This enables Hardy to compensate for the length of the story which might have been seen as a weakness. A very good example of this is when he describes the opening scene about the milkmaid, Rhoda. He firstly gives the people’s view Rhoda, something not seen in the previous stories. As well as this he describes the milking process in the first scene. A very detailed description of Rhoda’s cottage is given as well as this, which Hardy excellently manages to weave in within the first chapter.
Also alongside his descriptions Hardy manages to incorporate a metaphor. ‘… built of mud-walls, … ashed by many rains, … here and there in the thatch above a rafter showed like a bone protruding through the skin. ‘ Hardy describes in great detail all the main characters. An excellent example of this is the description of Gertrude which he describes in a very detailed manner. ‘Her face… fresh in colour, … totally different quality, soft and evanescent, like the light under a heap of rose-petals. ‘ Again we can see the use of the metaphor once again by Hardy. This story barely sticks to the regulations of a short story, however it is still regarded as a short story.
Even though it does not stick to this the story still manages to deliver. Within this story there is not much evidence of the Literary Tradition, however the frightful nightmare that Rhoda encounters takes place at night. The story does take into account the Social and Historical context. This is proved by the use of ‘horse and trap’, something that was commonplace in those days, and something which would be seen very rarely today. As well as this the story looks at the Social divide amongst the people, the Class System.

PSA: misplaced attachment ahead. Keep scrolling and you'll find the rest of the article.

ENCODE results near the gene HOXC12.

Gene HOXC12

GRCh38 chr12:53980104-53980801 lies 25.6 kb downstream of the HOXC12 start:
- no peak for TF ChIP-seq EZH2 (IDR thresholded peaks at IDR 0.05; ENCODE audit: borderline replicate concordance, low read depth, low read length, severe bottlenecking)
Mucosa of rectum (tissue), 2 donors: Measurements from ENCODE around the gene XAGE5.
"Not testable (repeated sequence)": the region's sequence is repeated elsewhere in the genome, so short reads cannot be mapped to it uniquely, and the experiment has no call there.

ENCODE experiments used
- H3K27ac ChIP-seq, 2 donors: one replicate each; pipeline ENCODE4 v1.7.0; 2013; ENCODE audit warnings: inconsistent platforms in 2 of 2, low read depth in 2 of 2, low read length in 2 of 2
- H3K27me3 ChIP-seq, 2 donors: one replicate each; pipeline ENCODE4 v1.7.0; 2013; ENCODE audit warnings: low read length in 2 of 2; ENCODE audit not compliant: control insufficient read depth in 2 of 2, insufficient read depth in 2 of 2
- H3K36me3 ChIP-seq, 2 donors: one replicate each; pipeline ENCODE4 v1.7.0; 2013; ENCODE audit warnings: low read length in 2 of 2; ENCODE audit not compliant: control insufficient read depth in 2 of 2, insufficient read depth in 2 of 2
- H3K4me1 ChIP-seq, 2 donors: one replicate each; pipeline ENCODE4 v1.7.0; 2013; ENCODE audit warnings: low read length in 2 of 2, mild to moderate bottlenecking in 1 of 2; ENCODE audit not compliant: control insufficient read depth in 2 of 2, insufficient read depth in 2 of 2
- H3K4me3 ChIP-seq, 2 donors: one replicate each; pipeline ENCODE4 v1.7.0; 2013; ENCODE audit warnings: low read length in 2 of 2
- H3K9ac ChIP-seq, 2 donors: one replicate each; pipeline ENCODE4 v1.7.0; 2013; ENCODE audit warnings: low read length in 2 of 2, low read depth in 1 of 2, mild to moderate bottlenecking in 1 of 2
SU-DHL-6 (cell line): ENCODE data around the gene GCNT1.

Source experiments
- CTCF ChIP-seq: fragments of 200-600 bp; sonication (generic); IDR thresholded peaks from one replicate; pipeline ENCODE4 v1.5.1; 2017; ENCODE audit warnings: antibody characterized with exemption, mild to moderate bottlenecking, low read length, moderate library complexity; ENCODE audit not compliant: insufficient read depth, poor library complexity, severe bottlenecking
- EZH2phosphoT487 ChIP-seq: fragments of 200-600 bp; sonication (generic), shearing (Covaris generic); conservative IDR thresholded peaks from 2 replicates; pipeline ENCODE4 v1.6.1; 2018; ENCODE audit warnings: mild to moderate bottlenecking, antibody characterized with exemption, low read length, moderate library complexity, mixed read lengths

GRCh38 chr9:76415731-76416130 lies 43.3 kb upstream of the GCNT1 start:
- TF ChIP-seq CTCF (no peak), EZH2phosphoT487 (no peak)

Hardy cleverly includes this as to raise awareness of these issues in his own life and era. There was a video made of this story, which was not very much to my liking. The video fails to live up to the story, however it does try to portray the story how it is. In my opinion it is not as bad as the video of the Signalman, however I still believe it should have been made better. Hardy would have been rather disappointed by the making of such a film. This story was a very mystifying text which looks deep into the social divide in a very subtle way.
It also explores the belief of the people of the time and incorporates all this into one very good story. I liked ‘The Withered Arm’ because of the depth of information and description that was present in this text. It manages to build the scene and adds to the tension without losing the interest of the reader and contains a rather illusive twist at the end f the story which was very much to my liking. The other two stories were very good indeed but I preferred ‘The Withered Arm’ solely because of the descriptive and detailed content.